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Farms Urged to Emulate the French

October 10, 2008

By Walker, Ben

Farms should pool their produce and market it through French- style consortia so that the rural economy can fully exploit the premiums attached to traditionally produced foods, say experts. Professor Henry Buller, of the University of Exeter, told last week’s Sustainable Development Research Network Conference that the rural economy was failing to make the most of the thumping premiums available to producers of locally grown foods because farms were continuing to operate alone, rather than pooling their harvests with their neighbours and marketing their produce through regional farming consortia.

His call came as evidence published at the conference by Professor Richard Tiffin, of the University of Reading, showed that consumers are willing to pay a premium to buy products such as locally sourced lamb.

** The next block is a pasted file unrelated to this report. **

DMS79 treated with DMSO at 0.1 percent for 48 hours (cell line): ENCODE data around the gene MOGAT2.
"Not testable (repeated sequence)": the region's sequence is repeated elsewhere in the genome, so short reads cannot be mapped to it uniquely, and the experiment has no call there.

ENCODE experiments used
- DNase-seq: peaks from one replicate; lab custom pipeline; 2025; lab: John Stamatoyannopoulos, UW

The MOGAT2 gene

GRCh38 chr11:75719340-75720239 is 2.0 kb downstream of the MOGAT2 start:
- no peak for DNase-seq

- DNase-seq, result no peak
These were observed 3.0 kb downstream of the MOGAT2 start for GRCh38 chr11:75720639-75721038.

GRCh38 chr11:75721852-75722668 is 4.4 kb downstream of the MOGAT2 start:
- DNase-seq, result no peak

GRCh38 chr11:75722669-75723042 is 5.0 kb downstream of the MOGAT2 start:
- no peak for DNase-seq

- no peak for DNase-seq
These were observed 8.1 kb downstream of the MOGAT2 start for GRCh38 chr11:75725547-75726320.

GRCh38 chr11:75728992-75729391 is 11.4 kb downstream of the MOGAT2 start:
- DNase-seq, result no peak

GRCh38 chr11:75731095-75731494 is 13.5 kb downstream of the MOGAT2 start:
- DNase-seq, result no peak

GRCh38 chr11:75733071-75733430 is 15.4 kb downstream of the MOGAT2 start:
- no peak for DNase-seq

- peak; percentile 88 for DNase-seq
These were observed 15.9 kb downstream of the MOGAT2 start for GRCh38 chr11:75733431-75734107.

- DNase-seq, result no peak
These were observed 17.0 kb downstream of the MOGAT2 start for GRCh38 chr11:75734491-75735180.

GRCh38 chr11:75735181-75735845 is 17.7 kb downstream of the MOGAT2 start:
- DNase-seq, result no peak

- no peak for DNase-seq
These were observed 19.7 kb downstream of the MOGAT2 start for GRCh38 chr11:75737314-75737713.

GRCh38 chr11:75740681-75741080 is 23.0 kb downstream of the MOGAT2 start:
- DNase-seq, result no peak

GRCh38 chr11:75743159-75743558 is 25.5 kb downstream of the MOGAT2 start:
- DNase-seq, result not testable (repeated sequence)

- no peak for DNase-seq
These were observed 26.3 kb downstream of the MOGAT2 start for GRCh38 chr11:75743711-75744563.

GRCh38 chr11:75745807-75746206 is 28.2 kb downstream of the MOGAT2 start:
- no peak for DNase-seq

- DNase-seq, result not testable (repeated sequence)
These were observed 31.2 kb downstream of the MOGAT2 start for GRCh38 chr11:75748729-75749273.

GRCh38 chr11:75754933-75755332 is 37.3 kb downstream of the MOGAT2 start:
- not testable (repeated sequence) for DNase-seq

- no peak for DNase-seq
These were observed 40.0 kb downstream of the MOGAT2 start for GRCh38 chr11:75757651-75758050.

The research showed that the premium, 87p on 500g of lamb over and above the norm, is much greater than the premium consumers will pay on GM-free lamb, which is 3On per 500g.

But Buller warned that while robust profits can be made on local foods, total yields are far lower than they could be because individual farms are unable to supply produce in volumes large enough to satisfy major retailers.

“In England we tend to market local foods from individual farms,” Buller said. “So we have a terrible problem getting these products out in volume.”

In France and Italy, local farms have realised that they can join forces to produce greater amounts of regional produce, said Buller. “As we see in France and Italy, they sell in huge volumes to their regionalised supermarkets.”

The data presented by Tiffin also found that the retail premium is attained by the way the food is produced, rather than whether or not it was healthier. “Consumers are much more interested in the system of farming than the healthiness of the food,” he said.

But Buller said that locally produced meat is usually healthier, because there are higher levels of vitamin E in local meats and lower levels of skatole, which is said to hamper the taste of meat. “Rural enterprises can gain added value from producing high-quality products, in terms of taste and nutrition,” he said.

Locally produced food: customers are prepared to pay more

Copyright Haymarket Business Publications Ltd. Sep 19, 2008

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